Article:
3.4 CO and O isotope exc han ge expe riments...................................................................362 3
3.5 Photol ysis c onstants........................................................................................................38
3.5.1 T ime profil e of O fo rmation..................................................................................393
3.5.2 T ime profil e fo r O disso ciation413
3.6 CO extr action method ..................................................................................................422
3.7 N O correction................................................................................................................472
4 Photoch emical Equi libr ium between Carbon D ioxide an d Ozone ........................................49
4.1.1 B lank e xperiments50
4.1.2 T emporal e volution of CO and O isotopi c ex change...........................................502 3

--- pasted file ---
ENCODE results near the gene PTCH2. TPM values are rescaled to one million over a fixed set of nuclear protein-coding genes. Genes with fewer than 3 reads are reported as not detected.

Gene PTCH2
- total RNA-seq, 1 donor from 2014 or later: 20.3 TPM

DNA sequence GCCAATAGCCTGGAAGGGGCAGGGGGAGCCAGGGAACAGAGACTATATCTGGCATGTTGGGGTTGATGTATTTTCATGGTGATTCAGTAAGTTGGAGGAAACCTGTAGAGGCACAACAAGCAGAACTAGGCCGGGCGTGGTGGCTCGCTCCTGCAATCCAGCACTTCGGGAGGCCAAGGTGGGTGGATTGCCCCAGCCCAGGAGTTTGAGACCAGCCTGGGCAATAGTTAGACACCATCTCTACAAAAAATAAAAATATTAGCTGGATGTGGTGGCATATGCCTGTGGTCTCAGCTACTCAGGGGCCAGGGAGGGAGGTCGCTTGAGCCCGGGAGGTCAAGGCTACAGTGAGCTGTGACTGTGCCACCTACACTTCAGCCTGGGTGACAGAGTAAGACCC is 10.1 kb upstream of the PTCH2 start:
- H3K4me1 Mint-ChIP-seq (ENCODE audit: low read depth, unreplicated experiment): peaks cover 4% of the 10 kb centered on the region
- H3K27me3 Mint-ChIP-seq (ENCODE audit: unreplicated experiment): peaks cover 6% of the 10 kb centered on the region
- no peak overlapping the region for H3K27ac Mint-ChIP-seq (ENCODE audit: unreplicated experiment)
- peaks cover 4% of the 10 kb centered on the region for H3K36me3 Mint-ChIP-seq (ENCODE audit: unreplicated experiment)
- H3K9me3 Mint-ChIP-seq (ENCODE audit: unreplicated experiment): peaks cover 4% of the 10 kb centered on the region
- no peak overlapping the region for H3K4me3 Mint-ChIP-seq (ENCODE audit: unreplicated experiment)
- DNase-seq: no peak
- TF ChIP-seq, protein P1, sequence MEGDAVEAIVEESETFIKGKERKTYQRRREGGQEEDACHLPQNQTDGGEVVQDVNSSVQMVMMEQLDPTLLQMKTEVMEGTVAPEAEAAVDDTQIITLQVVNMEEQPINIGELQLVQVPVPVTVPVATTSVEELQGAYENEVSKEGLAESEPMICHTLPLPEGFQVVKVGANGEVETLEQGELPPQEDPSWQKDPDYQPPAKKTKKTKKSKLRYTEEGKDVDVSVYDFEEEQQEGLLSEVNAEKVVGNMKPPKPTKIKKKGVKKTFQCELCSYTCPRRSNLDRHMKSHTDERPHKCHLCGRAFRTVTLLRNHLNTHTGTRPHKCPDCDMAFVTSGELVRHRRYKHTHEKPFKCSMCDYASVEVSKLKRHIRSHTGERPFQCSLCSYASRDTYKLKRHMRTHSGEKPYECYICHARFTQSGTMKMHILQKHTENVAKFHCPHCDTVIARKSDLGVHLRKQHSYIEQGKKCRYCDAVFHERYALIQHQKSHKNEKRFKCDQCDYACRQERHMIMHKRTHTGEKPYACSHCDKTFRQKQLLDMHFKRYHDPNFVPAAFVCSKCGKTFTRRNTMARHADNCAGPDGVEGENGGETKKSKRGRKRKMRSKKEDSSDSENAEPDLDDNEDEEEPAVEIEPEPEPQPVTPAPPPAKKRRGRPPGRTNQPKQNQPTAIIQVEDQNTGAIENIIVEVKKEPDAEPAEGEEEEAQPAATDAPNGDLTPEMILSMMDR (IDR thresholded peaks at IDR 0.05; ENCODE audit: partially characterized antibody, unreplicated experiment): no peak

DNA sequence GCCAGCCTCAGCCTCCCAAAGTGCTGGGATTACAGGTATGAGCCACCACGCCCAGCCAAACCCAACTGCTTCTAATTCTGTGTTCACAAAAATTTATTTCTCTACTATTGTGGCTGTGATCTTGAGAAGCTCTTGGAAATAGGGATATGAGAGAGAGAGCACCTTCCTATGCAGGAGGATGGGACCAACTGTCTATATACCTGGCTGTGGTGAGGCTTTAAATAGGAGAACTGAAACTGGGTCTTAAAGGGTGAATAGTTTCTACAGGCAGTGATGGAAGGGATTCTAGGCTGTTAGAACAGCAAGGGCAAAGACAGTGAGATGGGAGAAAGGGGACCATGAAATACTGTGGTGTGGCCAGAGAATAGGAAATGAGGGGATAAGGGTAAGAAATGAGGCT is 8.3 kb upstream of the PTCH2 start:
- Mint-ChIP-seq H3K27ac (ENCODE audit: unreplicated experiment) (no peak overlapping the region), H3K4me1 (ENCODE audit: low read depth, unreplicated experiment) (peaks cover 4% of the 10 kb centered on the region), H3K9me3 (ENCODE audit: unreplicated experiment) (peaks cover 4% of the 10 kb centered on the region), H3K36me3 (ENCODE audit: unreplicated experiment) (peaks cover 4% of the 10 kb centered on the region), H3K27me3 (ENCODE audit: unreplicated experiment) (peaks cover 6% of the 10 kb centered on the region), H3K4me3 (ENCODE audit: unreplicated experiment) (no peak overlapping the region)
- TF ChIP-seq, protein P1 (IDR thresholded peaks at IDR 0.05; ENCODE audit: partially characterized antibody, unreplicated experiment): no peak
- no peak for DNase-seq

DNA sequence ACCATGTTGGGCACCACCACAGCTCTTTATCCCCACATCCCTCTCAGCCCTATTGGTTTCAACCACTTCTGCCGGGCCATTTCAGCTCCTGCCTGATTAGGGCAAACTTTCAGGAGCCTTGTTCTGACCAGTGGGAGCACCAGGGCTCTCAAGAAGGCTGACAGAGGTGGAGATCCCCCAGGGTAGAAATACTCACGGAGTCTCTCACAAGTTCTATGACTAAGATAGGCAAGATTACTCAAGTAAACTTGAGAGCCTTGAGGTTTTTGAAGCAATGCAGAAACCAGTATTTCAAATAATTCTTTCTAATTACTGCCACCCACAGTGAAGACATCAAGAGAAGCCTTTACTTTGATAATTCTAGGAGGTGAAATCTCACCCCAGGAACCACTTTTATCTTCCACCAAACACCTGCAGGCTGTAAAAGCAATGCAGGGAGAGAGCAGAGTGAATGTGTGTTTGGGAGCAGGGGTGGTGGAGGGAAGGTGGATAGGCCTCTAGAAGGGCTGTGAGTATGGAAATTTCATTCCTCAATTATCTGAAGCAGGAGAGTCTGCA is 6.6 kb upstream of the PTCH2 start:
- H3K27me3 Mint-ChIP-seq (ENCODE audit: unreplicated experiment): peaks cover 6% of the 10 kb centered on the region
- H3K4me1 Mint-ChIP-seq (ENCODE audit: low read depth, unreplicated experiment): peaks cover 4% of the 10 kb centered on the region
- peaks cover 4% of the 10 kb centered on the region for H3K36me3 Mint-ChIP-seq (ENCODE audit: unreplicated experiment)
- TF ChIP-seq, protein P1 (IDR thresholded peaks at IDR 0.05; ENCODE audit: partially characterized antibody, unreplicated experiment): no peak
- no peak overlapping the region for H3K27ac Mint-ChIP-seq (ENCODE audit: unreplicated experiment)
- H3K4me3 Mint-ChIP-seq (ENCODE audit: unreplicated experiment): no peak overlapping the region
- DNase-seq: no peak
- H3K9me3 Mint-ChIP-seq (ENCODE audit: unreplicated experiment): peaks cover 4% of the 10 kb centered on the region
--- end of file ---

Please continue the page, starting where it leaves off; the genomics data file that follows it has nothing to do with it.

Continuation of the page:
4.2 Photo ch emical eq uilibrium between CO and O........................................................522 3
4.3 Discussion......................................................................................................................55
5 T emperatu re and Pr essure Dependence of th e Isotope Exchan ge Reaction...........................63
5.1 T emperatu re ef fect .........................................................................................................63
5.1.1 B lank e xperiments..................................................................................................63
5.1.2 L ow temperatu re exp eriments w ith th e Oriel lamp................................................63
5.1.3 L ow temperatu re exp eriments w ith th e Pur itech l amp64
5.2 Photoch emical eq uilibrium (triangulation expe riments) a t low t emperatu re.................68
5.3 Enrichment in CO as a fun ction of p ressure and O /CO ratio......................................702 2 2
5.4 Effect of ot her g ases on t he CO -O isotop e exch ange...................................................732 3
5.4.1 E ffect of N.............................................................................................................732